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Botanical Gardens


Sri Lanka has the highest biodiversity per 10,000 square kilometres in Asia. It offers a high proportion of endemic species in its flora and fauna. The island has a wide range of topographic and climatic variation which contributes to the special features of its biodiversity.

There are four botanical gardens in Sri Lanka, one of which is still in progress. If you have a few days to spend, visiting a botanical garden is worth it.

Royal Botanical Gardens at Peradeniya – The Royal Botanical Gardens at Peradeniya is the oldest of the gardens, with its origins dating back to the 14th century. It has a valuable collection of plants and trees. It is famed for its Orchid House, which has more than 300 varieties of exquisite orchids. Additionally, the Spice Garden provides knowledge about the varied trees, plants and creepers that produce the special spices of Sri Lanka. The Herbarium grows many of the plants used for the traditional Ayurvedic pharmacopoeia.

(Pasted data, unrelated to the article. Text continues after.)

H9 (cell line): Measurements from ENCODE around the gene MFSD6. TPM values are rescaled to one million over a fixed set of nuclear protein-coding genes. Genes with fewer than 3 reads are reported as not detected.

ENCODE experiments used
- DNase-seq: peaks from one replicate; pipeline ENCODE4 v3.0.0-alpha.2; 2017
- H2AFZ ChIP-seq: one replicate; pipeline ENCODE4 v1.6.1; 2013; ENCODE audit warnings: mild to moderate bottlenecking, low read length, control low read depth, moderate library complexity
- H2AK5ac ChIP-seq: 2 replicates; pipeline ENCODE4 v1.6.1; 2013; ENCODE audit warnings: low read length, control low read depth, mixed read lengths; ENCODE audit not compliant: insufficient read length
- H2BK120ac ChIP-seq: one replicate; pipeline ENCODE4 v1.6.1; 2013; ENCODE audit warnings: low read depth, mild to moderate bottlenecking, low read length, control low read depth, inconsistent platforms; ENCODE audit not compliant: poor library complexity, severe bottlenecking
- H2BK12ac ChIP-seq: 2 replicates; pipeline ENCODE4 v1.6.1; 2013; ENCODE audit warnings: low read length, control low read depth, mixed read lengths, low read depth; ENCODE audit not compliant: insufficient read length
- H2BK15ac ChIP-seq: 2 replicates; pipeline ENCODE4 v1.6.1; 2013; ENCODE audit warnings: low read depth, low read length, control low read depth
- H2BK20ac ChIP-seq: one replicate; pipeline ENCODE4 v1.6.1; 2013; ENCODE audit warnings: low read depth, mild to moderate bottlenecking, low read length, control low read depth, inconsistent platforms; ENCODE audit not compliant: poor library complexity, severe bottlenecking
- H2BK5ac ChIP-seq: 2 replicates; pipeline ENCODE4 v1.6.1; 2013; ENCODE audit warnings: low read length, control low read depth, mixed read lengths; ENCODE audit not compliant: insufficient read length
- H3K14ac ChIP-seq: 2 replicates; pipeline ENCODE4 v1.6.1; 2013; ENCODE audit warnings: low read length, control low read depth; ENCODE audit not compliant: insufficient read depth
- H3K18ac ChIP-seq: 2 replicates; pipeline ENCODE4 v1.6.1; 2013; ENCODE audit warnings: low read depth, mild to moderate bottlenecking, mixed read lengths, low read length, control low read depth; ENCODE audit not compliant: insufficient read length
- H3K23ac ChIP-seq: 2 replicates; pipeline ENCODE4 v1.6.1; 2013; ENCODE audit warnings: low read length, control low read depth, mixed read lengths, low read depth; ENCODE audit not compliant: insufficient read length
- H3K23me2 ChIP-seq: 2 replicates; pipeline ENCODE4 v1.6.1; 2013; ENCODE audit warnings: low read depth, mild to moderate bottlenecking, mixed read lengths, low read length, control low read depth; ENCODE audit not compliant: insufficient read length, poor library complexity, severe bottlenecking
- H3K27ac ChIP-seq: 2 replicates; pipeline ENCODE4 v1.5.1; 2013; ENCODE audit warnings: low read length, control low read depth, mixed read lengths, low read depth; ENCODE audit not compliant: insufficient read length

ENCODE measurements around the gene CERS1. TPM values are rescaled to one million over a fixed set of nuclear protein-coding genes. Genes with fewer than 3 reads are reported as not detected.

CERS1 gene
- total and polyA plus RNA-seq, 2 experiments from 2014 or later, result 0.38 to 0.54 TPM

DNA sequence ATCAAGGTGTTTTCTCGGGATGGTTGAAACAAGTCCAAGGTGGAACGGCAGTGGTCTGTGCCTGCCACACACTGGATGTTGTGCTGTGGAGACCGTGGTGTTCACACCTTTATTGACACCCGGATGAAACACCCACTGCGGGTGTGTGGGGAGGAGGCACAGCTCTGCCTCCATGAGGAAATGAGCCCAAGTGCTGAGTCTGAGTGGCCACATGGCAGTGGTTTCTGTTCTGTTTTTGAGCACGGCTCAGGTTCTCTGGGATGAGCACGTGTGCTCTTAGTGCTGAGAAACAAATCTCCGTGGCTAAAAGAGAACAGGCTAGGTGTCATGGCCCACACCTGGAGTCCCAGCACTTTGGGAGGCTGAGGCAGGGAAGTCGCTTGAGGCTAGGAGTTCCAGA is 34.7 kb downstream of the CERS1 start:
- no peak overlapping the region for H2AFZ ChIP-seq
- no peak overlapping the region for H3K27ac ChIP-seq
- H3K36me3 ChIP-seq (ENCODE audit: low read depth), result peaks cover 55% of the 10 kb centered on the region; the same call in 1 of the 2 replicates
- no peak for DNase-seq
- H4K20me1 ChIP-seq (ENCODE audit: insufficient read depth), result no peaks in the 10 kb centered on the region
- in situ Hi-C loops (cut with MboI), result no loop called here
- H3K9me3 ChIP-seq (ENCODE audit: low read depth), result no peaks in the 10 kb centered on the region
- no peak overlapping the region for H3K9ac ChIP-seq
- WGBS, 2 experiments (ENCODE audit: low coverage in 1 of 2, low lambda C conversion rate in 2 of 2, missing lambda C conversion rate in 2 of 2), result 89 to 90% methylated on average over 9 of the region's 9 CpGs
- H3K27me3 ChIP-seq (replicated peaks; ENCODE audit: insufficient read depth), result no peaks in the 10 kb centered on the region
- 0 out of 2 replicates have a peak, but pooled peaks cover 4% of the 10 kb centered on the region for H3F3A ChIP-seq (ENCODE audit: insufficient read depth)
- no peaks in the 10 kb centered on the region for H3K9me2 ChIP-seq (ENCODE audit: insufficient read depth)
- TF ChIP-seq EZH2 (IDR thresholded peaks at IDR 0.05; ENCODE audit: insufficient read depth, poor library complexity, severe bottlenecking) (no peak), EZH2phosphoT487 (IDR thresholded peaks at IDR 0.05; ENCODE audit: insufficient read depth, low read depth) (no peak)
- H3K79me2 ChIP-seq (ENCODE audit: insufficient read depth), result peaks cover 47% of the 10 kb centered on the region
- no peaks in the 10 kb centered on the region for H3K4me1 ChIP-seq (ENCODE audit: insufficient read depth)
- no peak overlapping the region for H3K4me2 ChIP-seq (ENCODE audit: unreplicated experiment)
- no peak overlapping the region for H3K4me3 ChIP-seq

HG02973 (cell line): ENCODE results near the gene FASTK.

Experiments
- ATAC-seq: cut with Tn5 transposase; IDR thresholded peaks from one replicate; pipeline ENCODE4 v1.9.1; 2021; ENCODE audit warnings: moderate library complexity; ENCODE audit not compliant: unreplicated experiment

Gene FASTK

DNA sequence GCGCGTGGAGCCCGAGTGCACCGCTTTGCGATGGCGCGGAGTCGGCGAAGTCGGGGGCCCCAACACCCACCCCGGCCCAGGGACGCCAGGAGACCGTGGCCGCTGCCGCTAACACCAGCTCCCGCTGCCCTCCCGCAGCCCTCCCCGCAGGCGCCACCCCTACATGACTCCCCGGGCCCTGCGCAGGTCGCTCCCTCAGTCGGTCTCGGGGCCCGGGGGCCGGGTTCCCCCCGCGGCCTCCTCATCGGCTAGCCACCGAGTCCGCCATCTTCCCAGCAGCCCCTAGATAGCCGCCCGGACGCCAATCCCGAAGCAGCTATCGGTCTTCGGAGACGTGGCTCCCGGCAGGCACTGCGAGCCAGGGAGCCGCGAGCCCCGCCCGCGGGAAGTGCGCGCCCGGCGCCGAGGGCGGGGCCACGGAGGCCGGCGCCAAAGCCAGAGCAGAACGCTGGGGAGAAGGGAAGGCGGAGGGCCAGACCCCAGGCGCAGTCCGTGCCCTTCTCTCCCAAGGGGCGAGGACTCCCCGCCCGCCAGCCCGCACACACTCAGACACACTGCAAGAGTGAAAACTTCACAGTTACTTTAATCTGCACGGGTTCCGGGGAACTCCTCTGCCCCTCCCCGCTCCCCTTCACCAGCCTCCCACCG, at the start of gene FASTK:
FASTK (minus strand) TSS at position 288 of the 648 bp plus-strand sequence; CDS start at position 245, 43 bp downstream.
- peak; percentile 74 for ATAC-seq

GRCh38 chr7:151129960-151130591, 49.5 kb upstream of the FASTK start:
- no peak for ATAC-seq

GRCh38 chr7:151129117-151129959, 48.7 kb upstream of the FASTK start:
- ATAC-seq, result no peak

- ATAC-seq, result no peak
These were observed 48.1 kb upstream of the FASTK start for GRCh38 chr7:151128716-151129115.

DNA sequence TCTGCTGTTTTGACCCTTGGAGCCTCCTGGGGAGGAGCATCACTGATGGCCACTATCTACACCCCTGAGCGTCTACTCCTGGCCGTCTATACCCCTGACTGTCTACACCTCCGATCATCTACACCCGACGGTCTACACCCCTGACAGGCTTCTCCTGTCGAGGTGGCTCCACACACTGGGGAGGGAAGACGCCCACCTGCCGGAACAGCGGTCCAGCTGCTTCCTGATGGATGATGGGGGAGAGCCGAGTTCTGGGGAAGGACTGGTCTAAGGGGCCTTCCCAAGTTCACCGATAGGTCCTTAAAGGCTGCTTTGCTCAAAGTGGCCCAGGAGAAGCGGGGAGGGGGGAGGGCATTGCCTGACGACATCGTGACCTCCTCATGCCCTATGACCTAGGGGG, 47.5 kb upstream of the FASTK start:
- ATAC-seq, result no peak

Hakgala Gardens - Hakgala Gardens is nestled near the mountainous hill country of Nuwara Eliya., Hakgala offers a cool climate. Many birds and animal species can be found in the area. Hakgala is steeped in picturesque beauty.
The gardens were first established in 1861 to grow "cinchona," a source of the anti-malarial drug quinine, and were later expanded to include a wide range of foreign species. They are also now well known for their roses. Endemic birds seen here include Sri Lankan Wood Pigeon, Sri Lankan White-eye, Dull Blue Flycatcher, Yellow-eared Bulbul and Sri Lankan Whistling Thrush.

The Gampaha Gardens - The Gampaha Gardens were laid out in 1876 to introduce rubber to Sri Lanka. Later, it was developed as a standard botanical garden by adding and developing new plants and sections.

Mirijawila Botanical Gardens
- A new 300 acre botanical garden is being built in Mirijjawila, in the Hambantota district of Sri Lanka. It will be the first ever dry zone botanical garden in Sri Lanka. The aim of establishing it is to protect the plants endemic to the dry zone and to facilitate research on them.